Japan's famous comic book pop-culture industry known as manga has acted like an inexorable tourist magnet for many years now. Understandably Tokyo is the epicenter of the industry and as such, it's where the vast majority of manga-hunting tourists (and locals) often throng to.
I spoke with five expats who have either lived—or still live—in the Japanese capital and learned about their manga hunting experiences. They were kind enough to divulge some pro tips on where the best locations are for manga in Tokyo, which I'll be sharing with you today! From the claustrophobic aisles of Akihabara's otaku-culture mega-chains to hidden streets in Ikebukuro’s anime and manga district to lucrative trips around second hand books stores, the journey can seemingly take you anywhere. Keep your eyes peeled, there may be more than few surprises in store!
The manga in this article runs the gamut from obscure Japanese titles to popular English re-prints. Hopefully there's a little something in here for everybody.
Heather: "Ikebukuro; Otome Road; Book Off"
By her own admission, Heather's taste in manga is relatively niche. Specifically, she's into BL (Boys' Love) manga, a genre which also goes by the less familiar names of Yaoi and Shonen Ai. Her first suggestion, a place frequented by vast numbers of manga lovers, is Animate. Animate is a chain store with various locations around the city, including in Akihabara. Surprisingly however, the flagship store is actually located in the eastern side of Ikebukuro. There are three full floors here dedicated solely to manga. This could be a decent place to start looking, regardless of your genre preferences!
Heather also notes that bookstores all over Tokyo, from train station stalls and convenience stores to sky-scraping chain stores like Animate and Mulan, will all have varying amounts of manga in store. She adds that in the world of BL manga, it's actually quite easy to find what you're looking for unless you're on the hunt for particularly obscure titles and/or older editions.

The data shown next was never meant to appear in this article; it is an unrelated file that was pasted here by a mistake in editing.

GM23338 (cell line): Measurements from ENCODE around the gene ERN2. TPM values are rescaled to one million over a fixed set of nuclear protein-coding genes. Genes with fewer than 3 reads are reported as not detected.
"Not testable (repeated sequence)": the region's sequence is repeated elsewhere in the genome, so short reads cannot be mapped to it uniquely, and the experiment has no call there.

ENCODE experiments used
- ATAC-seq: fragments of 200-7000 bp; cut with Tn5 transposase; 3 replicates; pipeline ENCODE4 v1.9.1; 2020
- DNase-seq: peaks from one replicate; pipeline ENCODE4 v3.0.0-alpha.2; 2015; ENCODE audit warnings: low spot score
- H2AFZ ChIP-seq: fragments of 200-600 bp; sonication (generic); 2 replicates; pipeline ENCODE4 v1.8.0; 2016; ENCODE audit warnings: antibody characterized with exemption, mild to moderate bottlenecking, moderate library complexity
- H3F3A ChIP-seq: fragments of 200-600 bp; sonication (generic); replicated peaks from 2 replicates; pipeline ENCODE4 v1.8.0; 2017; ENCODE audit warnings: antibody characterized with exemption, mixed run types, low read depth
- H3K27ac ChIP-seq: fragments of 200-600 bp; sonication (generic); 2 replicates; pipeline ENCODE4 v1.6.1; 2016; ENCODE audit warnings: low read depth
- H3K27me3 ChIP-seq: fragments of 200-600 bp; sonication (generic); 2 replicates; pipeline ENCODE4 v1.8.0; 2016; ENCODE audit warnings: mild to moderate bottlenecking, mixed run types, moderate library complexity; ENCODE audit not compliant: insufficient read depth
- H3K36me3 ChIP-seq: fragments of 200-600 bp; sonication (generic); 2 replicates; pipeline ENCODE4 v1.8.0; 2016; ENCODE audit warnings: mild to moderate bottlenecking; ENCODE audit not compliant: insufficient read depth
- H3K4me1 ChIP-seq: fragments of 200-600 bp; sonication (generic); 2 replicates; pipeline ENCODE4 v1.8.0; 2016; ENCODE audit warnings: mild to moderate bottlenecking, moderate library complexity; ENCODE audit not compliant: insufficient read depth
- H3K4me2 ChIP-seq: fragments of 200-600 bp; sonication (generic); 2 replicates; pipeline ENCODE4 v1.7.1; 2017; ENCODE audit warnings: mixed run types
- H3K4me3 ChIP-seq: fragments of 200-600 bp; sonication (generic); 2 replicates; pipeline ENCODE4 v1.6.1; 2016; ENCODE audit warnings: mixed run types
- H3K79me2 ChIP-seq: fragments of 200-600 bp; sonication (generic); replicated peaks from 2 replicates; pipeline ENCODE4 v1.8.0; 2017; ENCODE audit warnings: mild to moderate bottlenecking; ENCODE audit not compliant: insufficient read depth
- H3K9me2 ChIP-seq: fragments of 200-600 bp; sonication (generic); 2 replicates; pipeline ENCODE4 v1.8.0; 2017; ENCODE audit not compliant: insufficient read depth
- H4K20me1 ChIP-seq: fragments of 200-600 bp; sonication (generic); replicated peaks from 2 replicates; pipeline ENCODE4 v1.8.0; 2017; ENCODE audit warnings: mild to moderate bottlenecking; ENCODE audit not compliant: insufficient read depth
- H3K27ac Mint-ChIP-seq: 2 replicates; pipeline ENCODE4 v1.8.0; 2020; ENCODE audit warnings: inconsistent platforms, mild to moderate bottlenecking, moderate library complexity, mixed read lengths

Staying in Ikebukuro, Heather has a couple more off-beat recommendations. Firstly, Book Off. Book Off is Japan's most famous second-hand book and miscellaneous goods store. There is always a manga section and again the Ikebukuro branch's collection of Japanese comics is particularly extensive. Secondly (and this is real goodun), is Otome Road. Otome can be roughly translated as "young women", so unlike many of the manga stores in Akihabara, the shops here are specifically geared towards a female audience.
Although she does mention, "Be forewarned; it is not as near to the station as you might think and the first time you go there it is definitely not the easiest thing to find," conveniently Live Japan has a map! She also advises searching on the Internet (and on forums) thoroughly beforehand and possibly don't put all your eggs in one basket, so to speak. Consulting more than one map or map app may be a decent idea.
Otome Road is like a mini version of Akihabara's Chuo-Dori containing a variety of specialist manga and pop-culture merchandise stores. Her top tip is to sift through the shelves at the K-Books stores (there a several on Otome Road, each occupying its own pop-culture niche). This is where she was able to find some rare doujinshi (fan-fic manga novels) and achieve a good deal of success in finishing her list of "BL manga I still couldn’t find."
Lastly Heather points out that finding the store is sometimes only half the battle. Once you're in there you will be greeted with the challenge of locating the specific titles that you're after. The prevailing method of categorization seems to be by “Genre > The magazine in which it was serialized > Title” (though this can vary for more obscure forms of manga). Within these categories the novels will be alphabetized using the standard hiragana system.
Even if you’re no expert in Japanese, asking a member of staff in the store may be your quickest route to the prize. As Heather says "if you remember to search for the specific magazine that your title was serialized in this can help save the clerk a lot of time, especially if they don’t recognize the title you are looking for; sites like mangaupdates.com or myanimelist.net will provide this information,” and in the days of modern smartphones a simple screen shot should do the trick!
Alannah: "Book Off; Akihabara; Animate"
Alannah's tips start off with English manga titles specifically. For her, Book Off is the order of the day. The caveats here are: (a) it's a bit of a lucky dip and (b) given that it specializes it secondhand books, none of the titles will be new (although she does add that they're typically kept in near-mint condition).